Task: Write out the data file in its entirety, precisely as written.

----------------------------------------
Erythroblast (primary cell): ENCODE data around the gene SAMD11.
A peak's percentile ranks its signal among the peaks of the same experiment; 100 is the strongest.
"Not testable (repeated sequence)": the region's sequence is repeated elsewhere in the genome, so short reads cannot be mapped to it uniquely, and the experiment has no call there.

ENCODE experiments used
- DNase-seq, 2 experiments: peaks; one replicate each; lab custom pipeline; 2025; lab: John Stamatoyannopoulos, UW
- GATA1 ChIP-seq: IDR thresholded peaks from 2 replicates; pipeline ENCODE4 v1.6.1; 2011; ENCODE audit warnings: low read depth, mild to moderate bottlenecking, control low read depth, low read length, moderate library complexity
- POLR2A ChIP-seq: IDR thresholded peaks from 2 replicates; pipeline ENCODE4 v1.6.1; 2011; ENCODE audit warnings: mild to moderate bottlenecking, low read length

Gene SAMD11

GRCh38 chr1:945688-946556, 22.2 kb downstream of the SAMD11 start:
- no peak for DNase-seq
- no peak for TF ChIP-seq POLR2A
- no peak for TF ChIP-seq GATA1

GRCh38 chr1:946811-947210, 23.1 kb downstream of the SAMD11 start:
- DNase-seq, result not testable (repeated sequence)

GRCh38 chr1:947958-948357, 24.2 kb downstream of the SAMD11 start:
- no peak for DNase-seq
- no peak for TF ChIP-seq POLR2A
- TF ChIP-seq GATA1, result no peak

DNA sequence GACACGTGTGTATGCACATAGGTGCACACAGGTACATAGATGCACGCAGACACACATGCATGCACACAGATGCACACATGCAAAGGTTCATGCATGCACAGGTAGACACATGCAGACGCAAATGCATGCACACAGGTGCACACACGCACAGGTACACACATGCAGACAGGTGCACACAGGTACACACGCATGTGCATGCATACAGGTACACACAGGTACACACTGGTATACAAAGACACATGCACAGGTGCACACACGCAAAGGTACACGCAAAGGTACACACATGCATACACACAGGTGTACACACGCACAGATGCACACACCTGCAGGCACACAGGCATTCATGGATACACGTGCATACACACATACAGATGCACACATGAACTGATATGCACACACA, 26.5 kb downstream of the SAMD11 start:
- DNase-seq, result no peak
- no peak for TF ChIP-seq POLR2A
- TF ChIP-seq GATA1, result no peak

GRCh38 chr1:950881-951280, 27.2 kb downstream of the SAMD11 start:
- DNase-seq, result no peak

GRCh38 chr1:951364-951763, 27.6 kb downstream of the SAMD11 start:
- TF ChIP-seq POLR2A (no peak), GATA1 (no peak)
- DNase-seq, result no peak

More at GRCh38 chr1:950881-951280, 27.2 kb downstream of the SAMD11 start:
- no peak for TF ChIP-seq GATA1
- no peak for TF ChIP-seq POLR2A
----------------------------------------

Erythroblast (primary cell): ENCODE data around the gene SAMD11.
A peak's percentile ranks its signal among the peaks of the same experiment; 100 is the strongest.
"Not testable (repeated sequence)": the region's sequence is repeated elsewhere in the genome, so short reads cannot be mapped to it uniquely, and the experiment has no call there.

ENCODE experiments used
- DNase-seq, 2 experiments: peaks; one replicate each; lab custom pipeline; 2025; lab: John Stamatoyannopoulos, UW
- GATA1 ChIP-seq: IDR thresholded peaks from 2 replicates; pipeline ENCODE4 v1.6.1; 2011; ENCODE audit warnings: low read depth, mild to moderate bottlenecking, control low read depth, low read length, moderate library complexity
- POLR2A ChIP-seq: IDR thresholded peaks from 2 replicates; pipeline ENCODE4 v1.6.1; 2011; ENCODE audit warnings: mild to moderate bottlenecking, low read length

Gene SAMD11

GRCh38 chr1:945688-946556, 22.2 kb downstream of the SAMD11 start:
- no peak for DNase-seq
- no peak for TF ChIP-seq POLR2A
- no peak for TF ChIP-seq GATA1

GRCh38 chr1:946811-947210, 23.1 kb downstream of the SAMD11 start:
- DNase-seq, result not testable (repeated sequence)

GRCh38 chr1:947958-948357, 24.2 kb downstream of the SAMD11 start:
- no peak for DNase-seq
- no peak for TF ChIP-seq POLR2A
- TF ChIP-seq GATA1, result no peak

DNA sequence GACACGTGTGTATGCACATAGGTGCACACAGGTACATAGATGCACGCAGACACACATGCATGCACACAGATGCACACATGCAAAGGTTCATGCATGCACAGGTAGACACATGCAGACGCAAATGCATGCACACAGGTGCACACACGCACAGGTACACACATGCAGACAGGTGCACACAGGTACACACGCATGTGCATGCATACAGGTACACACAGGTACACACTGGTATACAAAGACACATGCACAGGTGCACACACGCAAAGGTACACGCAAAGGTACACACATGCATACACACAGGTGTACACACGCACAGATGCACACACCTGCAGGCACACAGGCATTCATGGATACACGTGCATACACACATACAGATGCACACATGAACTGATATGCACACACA, 26.5 kb downstream of the SAMD11 start:
- DNase-seq, result no peak
- no peak for TF ChIP-seq POLR2A
- TF ChIP-seq GATA1, result no peak

GRCh38 chr1:950881-951280, 27.2 kb downstream of the SAMD11 start:
- DNase-seq, result no peak

GRCh38 chr1:951364-951763, 27.6 kb downstream of the SAMD11 start:
- TF ChIP-seq POLR2A (no peak), GATA1 (no peak)
- DNase-seq, result no peak

More at GRCh38 chr1:950881-951280, 27.2 kb downstream of the SAMD11 start:
- no peak for TF ChIP-seq GATA1
- no peak for TF ChIP-seq POLR2A